The Rock Pit - Hard rock, Metal and Blues Interviews, news & reviews from Australia and around the world

The Rock Pit - Hard rock, Metal and Blues Interviews, news & reviews from Australia and around the world








Dokken is back with a CD of amazing consistency. Don may not have the vocal reach he had back in the day but the songs on Broken Bones play to his strengths. Dokken sound like a band again.




Dokken’s 11th album is the third release to feature John Levin on guitar, and after a couple of very decent releases in ‘Hell To Pay’ (2004) and particularly 2008’s ‘Lightning Strikes Again’ we get to hear what could very well be Dokken’s best new music, certainly since ‘Erase the Slate’ (way back in 1999) or possibly even further.



It’s a little startling to think that John Levin has been on board now for nine years – though in that time all we have is three albums. It’s fair to say though that each has built on the sound of the previous, and with ‘Broken Bones’ we get to hear a really cohesive album with some great songs and that trademark Dokken melodic Hard Rock sound. Sure it might not be another ‘Under Lock and Key’ or ‘Breaking the Chains’ but I’ll stick my neck out and say this is my favourite Dokken album in a long time.  And with Don seemingly putting the final nail in the coffin of any possible original line-up reunion this is where we are likely to be for the foreseeable future.



Frontiers Records continue to sign some great bands and with ‘Broken Bones’ about to drop on September 25th in the US it will be interesting to see how fans take to it. Dokken though seem to be following the lead of other Frontier’s signings like Whitesnake and producing their best new material in years. An added limited edition format including a DVD of the making of the album is also a nice touch for fans who want a little more.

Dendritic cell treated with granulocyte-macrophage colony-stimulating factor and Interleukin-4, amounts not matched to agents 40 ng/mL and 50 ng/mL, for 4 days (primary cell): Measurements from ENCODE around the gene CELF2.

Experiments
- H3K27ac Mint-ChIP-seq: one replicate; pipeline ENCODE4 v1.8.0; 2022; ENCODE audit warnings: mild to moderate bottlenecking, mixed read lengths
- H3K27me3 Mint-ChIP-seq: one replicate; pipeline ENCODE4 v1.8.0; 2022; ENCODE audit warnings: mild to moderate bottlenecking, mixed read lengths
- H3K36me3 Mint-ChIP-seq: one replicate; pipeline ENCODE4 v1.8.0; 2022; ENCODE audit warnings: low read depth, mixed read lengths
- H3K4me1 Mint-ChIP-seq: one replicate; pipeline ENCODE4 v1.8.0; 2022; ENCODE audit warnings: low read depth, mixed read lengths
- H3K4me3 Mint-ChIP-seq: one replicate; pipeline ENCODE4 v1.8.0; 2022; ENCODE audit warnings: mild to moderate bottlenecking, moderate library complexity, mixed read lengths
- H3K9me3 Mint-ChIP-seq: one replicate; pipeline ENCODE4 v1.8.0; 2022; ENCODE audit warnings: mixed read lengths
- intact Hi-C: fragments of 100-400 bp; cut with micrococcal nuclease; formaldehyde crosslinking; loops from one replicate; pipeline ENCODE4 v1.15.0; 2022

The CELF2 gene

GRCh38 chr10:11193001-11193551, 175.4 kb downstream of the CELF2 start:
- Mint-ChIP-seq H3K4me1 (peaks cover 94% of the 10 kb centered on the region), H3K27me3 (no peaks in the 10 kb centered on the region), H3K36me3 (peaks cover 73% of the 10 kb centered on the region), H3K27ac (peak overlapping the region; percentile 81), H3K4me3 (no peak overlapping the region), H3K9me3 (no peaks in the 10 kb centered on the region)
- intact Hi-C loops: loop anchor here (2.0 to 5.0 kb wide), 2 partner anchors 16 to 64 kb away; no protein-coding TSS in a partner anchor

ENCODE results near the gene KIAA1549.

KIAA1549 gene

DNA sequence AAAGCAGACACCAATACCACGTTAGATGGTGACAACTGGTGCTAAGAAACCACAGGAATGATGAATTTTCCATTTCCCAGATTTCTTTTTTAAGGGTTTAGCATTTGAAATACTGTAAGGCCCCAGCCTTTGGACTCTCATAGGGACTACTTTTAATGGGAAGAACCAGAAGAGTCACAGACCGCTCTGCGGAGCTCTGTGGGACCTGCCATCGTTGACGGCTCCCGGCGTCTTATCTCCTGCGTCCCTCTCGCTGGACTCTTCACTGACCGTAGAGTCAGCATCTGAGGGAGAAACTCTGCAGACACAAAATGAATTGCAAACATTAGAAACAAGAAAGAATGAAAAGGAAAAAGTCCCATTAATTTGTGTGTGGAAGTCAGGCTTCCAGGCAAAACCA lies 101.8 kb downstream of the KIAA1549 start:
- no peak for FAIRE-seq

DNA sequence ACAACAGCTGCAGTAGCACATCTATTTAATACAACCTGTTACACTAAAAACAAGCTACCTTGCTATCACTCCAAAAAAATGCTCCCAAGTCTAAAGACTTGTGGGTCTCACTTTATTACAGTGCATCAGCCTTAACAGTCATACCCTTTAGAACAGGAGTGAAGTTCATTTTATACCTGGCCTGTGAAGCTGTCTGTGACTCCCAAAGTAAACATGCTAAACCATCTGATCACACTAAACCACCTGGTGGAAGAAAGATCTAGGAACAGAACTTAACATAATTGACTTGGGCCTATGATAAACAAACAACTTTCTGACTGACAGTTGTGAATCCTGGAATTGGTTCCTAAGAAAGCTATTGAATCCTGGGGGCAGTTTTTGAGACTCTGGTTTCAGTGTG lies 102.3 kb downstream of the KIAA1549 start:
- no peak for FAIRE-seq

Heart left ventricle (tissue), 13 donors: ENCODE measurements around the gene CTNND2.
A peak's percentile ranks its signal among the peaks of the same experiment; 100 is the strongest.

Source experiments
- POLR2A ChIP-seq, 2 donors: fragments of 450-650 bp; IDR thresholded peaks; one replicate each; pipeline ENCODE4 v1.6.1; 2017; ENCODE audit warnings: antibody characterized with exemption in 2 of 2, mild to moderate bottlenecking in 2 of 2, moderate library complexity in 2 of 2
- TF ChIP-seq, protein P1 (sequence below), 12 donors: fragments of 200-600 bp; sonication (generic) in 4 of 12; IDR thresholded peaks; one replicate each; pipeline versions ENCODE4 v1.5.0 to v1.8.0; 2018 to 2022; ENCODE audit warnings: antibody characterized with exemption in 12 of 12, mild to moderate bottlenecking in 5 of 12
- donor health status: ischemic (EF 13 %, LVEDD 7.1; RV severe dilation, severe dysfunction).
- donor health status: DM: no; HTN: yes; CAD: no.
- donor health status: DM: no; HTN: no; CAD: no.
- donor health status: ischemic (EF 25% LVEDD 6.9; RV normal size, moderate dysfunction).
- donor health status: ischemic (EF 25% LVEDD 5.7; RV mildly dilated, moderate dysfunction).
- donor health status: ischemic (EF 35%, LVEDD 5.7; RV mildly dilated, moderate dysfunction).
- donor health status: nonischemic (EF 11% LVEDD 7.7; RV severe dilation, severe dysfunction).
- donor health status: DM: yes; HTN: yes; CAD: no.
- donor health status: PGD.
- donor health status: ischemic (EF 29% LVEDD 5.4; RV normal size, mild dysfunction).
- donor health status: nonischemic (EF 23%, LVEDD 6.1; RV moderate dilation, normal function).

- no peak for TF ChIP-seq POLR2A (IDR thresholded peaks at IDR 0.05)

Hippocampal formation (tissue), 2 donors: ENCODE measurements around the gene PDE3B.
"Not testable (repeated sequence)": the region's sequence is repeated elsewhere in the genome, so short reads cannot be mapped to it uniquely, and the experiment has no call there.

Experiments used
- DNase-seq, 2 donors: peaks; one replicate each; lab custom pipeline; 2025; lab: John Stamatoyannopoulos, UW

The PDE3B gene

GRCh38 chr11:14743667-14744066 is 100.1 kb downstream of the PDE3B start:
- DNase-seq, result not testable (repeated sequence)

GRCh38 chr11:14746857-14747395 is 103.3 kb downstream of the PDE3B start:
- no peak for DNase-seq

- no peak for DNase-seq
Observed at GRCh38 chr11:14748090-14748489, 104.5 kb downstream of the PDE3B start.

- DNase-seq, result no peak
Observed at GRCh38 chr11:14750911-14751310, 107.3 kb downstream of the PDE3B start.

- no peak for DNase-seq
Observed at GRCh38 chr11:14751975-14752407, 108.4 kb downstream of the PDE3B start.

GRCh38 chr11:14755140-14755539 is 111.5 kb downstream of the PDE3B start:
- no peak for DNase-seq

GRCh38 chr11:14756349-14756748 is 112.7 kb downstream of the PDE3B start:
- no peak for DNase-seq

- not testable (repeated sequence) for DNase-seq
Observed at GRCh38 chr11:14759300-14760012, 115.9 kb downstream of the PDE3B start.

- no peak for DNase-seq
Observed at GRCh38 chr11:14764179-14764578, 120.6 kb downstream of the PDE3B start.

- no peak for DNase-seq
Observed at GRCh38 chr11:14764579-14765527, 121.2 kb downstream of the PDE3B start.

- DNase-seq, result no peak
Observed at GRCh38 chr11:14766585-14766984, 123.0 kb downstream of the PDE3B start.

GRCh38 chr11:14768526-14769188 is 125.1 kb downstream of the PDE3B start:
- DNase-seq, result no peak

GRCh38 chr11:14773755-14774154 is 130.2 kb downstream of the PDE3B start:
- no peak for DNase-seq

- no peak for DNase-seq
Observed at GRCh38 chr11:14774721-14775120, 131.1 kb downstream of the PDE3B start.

So diving into the album, what pleases me most is the consistency.  Lead track and single ‘Empire’ could honestly only be Dokken – a driving riff, some nice lead work by Levin and Don holding on, riding the tide with a solid vocal. Sure he may note hit the notes he used to but he doesn’t try to capture the past he lives in the present, and whilst at times you might wish for that glass-breaking scream, I think I’ve come to quite enjoy the sound of the older Don Dokken.



‘Broken Bones’ the title track has a slower build, a great refrain and a wonderful chorus, but I think it’s probably the huge riff that opens ‘Best of Me’ that really hits the spot – it’s that mid-tempo hard rock that Dokken do so well and then they just slay you with a huge chorus. This really is a great three songs to open any album.



The best news of all though is that things don’t really dip. ‘Blind’ is a slow burner with some nice licks; ‘Waterfall’ has some great backing vocals that carry along a great melodic rock song, and ‘Victim of the Crime’ has that Eastern-flavoured guitar that Dokken does so well.



Other highlights include: ‘Burning Tears’ which is one of my favourites here- and features a brooding opening with a great stabbing riff and evolves into a great Dokken style epic in the style of songs like ‘Heaven Sent’: it’s very good indeed.  ‘Today’ is altogether more introspective, a slow love song that plays to Don’s understated vocal backed with some delicate guitar work. Both of the closing tracks ‘Fade Away’ is a mid tempo, if a little short, Dokken powerhouse, but is shaded just by ‘Tonight’ which can’t fail to get that head banging. A great close to a great album.



I just wish for two things: that next time it’s not four years between albums and that the guys actually play a few of these songs live next time I see them.       




by Mark Diggins